Marie de France
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Marie de France (fl. 1160–1215) was a poet, possibly born in what is now France, who lived in England during the late 12th century. She lived and wrote at an unknown court, but she and her work were almost certainly known at the royal court of King Henry II of England. Virtually nothing is known of her life; both her given name and its geographical specification come from her manuscripts. However, one written description of her work and popularity from her own era still exists. She is considered by scholars to be the first woman known to write francophone verse.Marie de France wrote in Francien, with some Anglo-Norman influence. She was proficient in Latin, as were most authors and scholars of that era, as well as Middle English and possibly Breton. She is the author of the Lais of Marie de France. She translated Aesop's Fables from Middle English into Anglo-Norman French and wrote Espurgatoire seint Partiz, Legend of the Purgatory of St. Patrick, based upon a Latin text. Recently, she has been (tentatively) identified as the author of a saint's life, The Life of Saint Audrey. Her Lais were and still are widely read and influenced the subsequent development of the romance/heroic literature genre. Source: Wikipedia (en)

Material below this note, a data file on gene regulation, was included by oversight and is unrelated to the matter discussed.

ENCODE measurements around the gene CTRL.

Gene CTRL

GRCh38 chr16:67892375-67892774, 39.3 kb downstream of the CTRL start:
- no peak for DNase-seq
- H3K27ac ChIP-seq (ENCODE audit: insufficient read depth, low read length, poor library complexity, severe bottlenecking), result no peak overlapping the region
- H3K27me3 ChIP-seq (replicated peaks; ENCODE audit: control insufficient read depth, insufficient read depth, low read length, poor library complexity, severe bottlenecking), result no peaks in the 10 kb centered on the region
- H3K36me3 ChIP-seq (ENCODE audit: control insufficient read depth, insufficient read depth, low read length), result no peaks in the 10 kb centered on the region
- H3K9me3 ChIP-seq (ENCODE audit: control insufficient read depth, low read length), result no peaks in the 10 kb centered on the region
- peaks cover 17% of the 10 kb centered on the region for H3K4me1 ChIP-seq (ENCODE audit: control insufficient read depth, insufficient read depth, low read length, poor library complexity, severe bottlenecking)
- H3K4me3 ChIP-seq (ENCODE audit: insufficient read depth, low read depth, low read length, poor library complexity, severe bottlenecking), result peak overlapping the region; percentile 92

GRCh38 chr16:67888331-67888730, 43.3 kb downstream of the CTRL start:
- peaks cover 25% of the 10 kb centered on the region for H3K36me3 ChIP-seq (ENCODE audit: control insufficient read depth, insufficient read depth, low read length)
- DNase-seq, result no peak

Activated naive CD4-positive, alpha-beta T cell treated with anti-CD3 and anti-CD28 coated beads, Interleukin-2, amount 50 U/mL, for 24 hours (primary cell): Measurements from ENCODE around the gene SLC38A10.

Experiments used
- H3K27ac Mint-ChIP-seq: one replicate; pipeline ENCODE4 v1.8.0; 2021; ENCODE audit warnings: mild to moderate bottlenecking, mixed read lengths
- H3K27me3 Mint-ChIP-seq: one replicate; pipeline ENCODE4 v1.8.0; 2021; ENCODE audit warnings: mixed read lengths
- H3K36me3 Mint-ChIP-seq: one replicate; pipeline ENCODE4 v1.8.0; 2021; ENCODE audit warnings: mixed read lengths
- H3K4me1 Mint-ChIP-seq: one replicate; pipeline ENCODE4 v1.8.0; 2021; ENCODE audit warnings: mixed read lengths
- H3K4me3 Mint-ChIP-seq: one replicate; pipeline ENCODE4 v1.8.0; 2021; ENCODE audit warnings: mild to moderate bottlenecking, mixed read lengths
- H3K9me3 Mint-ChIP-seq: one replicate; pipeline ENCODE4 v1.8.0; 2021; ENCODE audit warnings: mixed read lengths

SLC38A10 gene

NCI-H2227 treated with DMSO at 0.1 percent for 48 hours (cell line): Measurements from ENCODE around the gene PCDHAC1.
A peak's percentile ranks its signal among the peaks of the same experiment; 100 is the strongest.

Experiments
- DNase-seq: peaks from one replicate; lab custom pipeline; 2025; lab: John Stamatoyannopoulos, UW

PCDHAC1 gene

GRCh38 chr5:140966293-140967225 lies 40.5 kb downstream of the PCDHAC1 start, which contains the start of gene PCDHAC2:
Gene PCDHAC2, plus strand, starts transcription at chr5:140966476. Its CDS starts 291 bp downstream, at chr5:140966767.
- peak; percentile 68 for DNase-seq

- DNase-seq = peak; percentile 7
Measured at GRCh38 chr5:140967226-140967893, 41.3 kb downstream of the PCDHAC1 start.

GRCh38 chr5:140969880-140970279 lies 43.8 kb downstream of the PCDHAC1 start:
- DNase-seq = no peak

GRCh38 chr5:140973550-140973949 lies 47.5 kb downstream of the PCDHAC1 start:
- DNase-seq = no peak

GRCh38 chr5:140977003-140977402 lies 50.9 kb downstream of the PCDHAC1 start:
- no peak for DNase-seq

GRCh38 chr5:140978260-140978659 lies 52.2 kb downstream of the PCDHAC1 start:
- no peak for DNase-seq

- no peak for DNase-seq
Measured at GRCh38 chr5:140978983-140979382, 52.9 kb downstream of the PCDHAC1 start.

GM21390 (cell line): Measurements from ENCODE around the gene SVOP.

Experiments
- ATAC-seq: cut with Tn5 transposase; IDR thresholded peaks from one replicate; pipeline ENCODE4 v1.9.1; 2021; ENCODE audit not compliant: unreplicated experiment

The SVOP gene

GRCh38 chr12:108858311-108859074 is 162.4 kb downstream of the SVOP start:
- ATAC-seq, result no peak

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Human - wd:Q5617